Skip to page content

A Journey to a New Land

First people
Post secondary Level Resources

Walker Road

Walker Road is a Nenana complex site located on a bluff edge, looking south over the Nenana river valley in south central Alaska.

The earliest level, Component 1, dates to 11,010 +/-230 years BP and contains four separate activity areas, where tool manufacture and repair evidently took place. Tools such as scrapers, blades and wedges were found, along with cores and debitage. Hearths were found in two of the activity areas and flakes of red ochre were found in each of the hearths. No identifiable animal remains were discovered in excavation but small fragments of charred bone were found in the hearth areas. The large quantity of lithic remains at this site (almost 5,000 pieces including 218 tools) has provided archaeologists with a great deal of information about the tool types and manufacturing techniques of the Nenana people.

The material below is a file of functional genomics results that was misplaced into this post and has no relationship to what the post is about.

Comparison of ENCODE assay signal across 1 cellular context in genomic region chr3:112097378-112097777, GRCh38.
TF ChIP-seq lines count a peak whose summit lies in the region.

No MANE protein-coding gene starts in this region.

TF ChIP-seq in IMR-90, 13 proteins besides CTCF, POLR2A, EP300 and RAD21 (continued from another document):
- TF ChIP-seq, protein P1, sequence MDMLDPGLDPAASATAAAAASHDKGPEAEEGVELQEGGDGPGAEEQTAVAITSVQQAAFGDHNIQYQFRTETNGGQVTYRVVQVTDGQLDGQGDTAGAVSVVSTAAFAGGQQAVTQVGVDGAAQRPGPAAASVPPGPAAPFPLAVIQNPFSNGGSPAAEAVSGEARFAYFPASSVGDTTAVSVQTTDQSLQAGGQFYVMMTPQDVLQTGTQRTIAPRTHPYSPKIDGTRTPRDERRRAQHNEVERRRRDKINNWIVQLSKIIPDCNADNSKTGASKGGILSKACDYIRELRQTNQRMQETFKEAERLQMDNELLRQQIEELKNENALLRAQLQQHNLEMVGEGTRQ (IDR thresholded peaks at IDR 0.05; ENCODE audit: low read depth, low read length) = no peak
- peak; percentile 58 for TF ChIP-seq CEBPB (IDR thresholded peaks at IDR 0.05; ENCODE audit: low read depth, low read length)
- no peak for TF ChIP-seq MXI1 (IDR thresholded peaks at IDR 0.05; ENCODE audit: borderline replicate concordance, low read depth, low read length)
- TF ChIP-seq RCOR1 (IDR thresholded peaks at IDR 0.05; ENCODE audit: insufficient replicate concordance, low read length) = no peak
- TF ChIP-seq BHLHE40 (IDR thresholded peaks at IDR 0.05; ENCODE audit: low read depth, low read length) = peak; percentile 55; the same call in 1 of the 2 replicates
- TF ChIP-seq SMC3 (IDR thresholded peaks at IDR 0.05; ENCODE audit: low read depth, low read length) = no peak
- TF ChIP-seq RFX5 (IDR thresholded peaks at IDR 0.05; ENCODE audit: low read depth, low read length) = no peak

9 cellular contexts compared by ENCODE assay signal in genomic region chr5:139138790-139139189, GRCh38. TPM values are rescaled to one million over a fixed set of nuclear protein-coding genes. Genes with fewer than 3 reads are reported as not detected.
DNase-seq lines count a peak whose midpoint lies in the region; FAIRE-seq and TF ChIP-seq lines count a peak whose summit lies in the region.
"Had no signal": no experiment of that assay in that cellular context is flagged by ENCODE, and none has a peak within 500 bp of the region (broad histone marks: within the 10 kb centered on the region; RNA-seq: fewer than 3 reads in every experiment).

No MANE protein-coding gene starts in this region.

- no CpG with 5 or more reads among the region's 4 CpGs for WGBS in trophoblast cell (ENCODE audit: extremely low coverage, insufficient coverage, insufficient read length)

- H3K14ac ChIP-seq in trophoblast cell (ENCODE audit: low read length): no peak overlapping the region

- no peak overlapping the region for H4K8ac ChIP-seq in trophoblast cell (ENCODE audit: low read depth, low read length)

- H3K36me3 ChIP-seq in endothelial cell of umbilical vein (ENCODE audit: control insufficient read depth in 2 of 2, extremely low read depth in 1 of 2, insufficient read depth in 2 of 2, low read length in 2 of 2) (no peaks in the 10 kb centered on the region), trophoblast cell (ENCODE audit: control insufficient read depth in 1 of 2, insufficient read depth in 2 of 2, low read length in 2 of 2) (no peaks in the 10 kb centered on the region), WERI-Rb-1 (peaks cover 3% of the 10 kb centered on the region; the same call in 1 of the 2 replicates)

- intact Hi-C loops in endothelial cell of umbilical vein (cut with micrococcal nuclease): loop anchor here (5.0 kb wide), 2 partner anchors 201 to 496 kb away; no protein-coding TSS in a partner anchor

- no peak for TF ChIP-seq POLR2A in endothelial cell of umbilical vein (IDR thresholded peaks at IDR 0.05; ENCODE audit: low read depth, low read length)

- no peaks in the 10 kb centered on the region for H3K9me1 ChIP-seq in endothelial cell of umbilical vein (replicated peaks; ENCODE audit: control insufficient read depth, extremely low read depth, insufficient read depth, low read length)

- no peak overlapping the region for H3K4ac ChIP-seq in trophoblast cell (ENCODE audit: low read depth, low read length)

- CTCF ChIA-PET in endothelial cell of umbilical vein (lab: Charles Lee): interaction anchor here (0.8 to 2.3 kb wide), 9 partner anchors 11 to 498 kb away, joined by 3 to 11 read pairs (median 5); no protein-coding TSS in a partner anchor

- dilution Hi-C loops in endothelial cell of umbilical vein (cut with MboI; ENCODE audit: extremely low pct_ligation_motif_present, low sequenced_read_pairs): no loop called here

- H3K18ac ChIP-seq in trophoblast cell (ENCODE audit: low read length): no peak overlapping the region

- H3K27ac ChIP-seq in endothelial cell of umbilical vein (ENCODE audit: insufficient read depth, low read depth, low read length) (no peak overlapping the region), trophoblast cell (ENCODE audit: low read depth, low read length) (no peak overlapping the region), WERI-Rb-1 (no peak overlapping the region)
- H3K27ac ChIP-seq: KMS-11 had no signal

Further Reading:

Goebel, Ted, W. Roger Powers, Nancy H. Bigelow, and Andrew S. Higgs.
1996. Walker Road. In American Beginnings: The Prehistory and Palaeoecology of Beringia, edited by Frederick Hadleigh West, pp 356 - 362. University of Chicago Press, Chicago.